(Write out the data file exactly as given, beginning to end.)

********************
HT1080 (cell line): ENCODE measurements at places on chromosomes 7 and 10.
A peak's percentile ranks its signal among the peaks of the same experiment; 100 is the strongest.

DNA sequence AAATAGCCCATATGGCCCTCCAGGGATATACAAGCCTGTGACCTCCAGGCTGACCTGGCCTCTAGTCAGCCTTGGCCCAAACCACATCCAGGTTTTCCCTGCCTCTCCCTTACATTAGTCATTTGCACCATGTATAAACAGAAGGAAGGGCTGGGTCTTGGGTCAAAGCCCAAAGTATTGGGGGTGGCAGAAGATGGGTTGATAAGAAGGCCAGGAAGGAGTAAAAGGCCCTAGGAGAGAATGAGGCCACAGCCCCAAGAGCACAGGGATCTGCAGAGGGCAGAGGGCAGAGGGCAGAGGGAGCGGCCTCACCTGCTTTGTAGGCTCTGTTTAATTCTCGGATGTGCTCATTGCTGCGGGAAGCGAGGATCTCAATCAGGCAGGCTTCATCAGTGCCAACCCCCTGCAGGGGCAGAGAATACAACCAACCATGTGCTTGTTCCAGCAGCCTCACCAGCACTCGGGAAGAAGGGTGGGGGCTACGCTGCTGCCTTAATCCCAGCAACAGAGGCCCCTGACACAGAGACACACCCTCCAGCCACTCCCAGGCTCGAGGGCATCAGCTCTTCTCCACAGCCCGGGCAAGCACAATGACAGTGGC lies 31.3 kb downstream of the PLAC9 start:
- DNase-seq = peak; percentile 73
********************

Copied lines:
HT1080 (cell line): ENCODE measurements at places on chromosomes 7 and 10.
A peak's percentile ranks its signal among the peaks of the same experiment; 100 is the strongest.

DNA sequence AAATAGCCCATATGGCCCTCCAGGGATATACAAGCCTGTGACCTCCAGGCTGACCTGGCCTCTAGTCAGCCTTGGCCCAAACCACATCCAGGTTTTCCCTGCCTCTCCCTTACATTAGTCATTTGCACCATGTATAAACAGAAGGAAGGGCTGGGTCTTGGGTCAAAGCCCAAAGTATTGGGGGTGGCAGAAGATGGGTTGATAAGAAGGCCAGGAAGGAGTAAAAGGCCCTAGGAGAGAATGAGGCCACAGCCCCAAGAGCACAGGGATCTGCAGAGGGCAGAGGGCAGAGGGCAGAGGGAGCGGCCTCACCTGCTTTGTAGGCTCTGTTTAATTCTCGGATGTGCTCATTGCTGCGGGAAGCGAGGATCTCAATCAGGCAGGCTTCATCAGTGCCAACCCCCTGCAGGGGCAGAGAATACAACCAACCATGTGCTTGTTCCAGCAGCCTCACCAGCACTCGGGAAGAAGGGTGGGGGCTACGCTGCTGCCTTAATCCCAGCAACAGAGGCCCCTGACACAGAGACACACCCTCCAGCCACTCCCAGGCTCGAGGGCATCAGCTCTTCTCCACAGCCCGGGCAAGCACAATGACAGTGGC lies 31.3 kb downstream of the PLAC9 start:
- DNase-seq = peak; percentile 73